George D. Haimbaugh Jr., 1916 - 2005
The School of Law community mourns the loss of George Dow Haimbaugh Jr., who died on July 18, 2005. He joined the faculty in 1963, specializing in Constitutional and International Law. He later held the David W. Robinson chair. Upon his official retirement from the School of Law in 1987, he was awarded the Order of the Palmetto by Governor Carroll Campbell. He continued to teach International Law at the law school until 1997.
Haimbaugh distinguished himself in service to his country, the law school, the state and his church. The breadth of his acquaintance and impact was made clear by a story told at his memorial service. When Prof. Haimbaugh took his students to view an argument at the United States Supreme Court, the students were surprised to witness Chief Justice Rehnquist greet Haimbaugh with a casual, "Hello, George," as the justices filed into the courtroom.
Prof. Haimbaugh was much loved by members of the law school community, and will be sorely missed, but his influence here and elsewhere will be felt for years to come.
Comments from John E. Montgomery, past Dean of the School of Law
George Haimbaugh was an erudite, sophisticated and well-traveled man. He had an encyclopedic knowledge of world affairs and international and constitutional law. He never stopped learning and researching.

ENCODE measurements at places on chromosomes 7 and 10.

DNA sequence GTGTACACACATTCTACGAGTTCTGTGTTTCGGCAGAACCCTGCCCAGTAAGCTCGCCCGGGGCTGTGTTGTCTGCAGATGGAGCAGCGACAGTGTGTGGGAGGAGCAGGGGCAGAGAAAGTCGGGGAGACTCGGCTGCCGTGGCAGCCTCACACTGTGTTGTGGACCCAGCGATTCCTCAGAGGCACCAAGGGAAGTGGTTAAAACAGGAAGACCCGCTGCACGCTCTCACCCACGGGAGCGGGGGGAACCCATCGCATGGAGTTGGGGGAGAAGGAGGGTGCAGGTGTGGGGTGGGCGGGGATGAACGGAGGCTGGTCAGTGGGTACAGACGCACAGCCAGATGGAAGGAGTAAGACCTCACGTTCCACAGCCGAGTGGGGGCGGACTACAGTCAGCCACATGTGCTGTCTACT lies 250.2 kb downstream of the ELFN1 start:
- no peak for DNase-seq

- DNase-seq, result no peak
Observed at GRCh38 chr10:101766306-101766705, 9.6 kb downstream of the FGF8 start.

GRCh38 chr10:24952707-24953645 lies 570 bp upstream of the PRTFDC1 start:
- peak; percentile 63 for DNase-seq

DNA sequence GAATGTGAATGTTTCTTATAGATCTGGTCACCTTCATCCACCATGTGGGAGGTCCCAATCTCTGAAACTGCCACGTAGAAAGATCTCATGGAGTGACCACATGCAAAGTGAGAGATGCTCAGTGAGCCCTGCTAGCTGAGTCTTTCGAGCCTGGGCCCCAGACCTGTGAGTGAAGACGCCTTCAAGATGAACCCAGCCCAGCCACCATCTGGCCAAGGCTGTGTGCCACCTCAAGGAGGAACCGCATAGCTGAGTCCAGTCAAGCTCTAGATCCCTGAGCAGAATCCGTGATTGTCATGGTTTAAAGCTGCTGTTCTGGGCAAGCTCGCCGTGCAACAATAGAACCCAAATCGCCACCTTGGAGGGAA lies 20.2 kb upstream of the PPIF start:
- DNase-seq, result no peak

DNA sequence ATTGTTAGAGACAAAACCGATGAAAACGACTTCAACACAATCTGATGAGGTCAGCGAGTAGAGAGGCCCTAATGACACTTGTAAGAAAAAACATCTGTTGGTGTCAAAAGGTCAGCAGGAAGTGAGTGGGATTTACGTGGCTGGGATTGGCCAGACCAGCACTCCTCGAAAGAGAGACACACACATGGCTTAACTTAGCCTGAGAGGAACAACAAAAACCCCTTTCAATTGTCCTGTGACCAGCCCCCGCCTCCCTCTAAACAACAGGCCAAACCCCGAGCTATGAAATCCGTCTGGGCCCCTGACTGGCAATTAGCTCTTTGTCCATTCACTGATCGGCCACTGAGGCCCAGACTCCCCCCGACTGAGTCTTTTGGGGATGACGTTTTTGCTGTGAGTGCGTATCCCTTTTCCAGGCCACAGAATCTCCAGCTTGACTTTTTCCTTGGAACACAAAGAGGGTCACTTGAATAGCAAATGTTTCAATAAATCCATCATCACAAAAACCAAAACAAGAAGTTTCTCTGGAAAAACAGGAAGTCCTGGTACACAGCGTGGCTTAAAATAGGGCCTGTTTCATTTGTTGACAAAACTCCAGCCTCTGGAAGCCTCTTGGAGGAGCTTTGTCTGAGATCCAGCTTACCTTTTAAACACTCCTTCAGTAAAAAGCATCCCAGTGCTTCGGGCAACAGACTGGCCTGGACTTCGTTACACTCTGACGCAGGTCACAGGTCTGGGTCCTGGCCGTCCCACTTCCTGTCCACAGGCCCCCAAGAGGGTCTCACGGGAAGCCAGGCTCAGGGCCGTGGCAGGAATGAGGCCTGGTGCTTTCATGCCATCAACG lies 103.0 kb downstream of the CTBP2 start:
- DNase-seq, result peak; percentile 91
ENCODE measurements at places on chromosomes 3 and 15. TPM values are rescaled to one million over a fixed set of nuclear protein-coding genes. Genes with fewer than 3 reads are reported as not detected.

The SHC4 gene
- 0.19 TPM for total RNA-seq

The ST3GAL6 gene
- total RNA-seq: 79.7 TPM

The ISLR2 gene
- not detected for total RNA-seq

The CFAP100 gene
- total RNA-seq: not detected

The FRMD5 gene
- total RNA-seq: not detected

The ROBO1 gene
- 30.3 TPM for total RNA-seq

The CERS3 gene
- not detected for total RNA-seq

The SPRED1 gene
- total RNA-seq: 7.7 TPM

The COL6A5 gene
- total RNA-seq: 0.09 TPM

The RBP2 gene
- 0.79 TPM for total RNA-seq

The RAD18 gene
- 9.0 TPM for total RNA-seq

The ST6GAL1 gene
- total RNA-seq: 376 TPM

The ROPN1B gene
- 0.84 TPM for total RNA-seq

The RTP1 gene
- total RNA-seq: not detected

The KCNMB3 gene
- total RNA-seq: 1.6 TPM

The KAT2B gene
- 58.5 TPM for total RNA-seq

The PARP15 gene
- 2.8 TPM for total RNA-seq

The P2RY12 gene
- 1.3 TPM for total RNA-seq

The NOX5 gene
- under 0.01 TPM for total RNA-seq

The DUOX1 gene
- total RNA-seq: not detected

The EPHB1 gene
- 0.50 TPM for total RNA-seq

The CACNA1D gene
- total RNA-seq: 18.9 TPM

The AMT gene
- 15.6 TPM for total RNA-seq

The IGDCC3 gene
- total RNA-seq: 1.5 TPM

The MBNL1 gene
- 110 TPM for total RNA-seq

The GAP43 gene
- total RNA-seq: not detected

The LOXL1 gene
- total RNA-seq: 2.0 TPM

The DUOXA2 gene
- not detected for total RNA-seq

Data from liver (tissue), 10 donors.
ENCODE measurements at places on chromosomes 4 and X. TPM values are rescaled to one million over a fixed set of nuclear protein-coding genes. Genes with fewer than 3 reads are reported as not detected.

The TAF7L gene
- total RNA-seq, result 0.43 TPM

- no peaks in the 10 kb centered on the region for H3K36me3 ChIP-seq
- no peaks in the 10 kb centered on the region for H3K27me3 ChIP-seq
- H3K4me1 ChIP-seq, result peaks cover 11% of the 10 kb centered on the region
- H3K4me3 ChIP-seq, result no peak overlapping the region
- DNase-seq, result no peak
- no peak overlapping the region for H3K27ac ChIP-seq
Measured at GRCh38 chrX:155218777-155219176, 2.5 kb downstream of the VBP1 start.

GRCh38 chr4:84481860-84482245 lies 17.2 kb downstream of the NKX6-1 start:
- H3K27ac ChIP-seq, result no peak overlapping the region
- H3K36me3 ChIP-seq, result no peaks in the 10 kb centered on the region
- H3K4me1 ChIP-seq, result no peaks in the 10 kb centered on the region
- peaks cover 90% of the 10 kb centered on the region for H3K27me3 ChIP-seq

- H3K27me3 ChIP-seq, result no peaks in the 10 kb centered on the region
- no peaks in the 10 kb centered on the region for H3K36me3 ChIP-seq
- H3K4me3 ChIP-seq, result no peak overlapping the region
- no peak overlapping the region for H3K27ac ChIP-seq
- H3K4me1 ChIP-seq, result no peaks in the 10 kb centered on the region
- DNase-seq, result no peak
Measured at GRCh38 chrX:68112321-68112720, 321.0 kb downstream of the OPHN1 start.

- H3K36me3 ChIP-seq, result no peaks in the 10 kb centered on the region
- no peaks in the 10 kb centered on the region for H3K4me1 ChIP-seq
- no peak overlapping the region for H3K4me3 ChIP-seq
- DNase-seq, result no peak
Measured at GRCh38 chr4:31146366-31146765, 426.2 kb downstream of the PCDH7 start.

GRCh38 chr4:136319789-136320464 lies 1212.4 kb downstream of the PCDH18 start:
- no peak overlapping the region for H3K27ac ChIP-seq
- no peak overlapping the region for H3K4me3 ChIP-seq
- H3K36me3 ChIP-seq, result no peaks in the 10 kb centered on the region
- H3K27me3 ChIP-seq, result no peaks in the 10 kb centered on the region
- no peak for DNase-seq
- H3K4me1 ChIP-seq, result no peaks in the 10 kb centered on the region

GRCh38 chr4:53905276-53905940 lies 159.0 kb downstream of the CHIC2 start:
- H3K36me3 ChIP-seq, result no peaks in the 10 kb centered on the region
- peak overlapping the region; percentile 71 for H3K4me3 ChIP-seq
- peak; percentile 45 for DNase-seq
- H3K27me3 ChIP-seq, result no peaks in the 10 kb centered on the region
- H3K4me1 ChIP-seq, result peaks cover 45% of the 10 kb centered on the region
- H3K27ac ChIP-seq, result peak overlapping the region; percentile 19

George knew everyone. Countless prominent visitors to the law school stopped by to see George and say hello. When U.S. Supreme Court Justice Antonin Scalia spoke at the law school several years ago, he walked into George's office and said, "Hi, George, great to see you again - your office looks positively piggish!"
That was another wonderful side of George - he was a collector of books, periodicals, old newspaper clippings and other things. His office was a treasure trove and when law librarians were missing a book, it usually was in George's office.
George loved teaching and loved people. They returned his affection. In all my travels and visits with alumni over the years, everybody always asked about how Professor Haimbaugh was doing and lawyers often stopped by to say hello to him when they were in the building.
A lover of people, a scholar and student of world affairs. He was all those things and a great colleague. It was only fitting that Chief Judge J. Harvie Wilkinson of the Fourth Circuit Court of Appeals paid tribute to George Haimbaugh in his law school commencement remarks a few years ago. George had a great career at our law school and touched and influenced many lives. For a man who in his youth rode a mule across the Isthmus of Panama and fought in the historic Battle of Midway in World War II, teaching law may have seemed mundane. But he loved it. We were lucky to have him for all the years he was at the USC School of Law. He is sorely missed.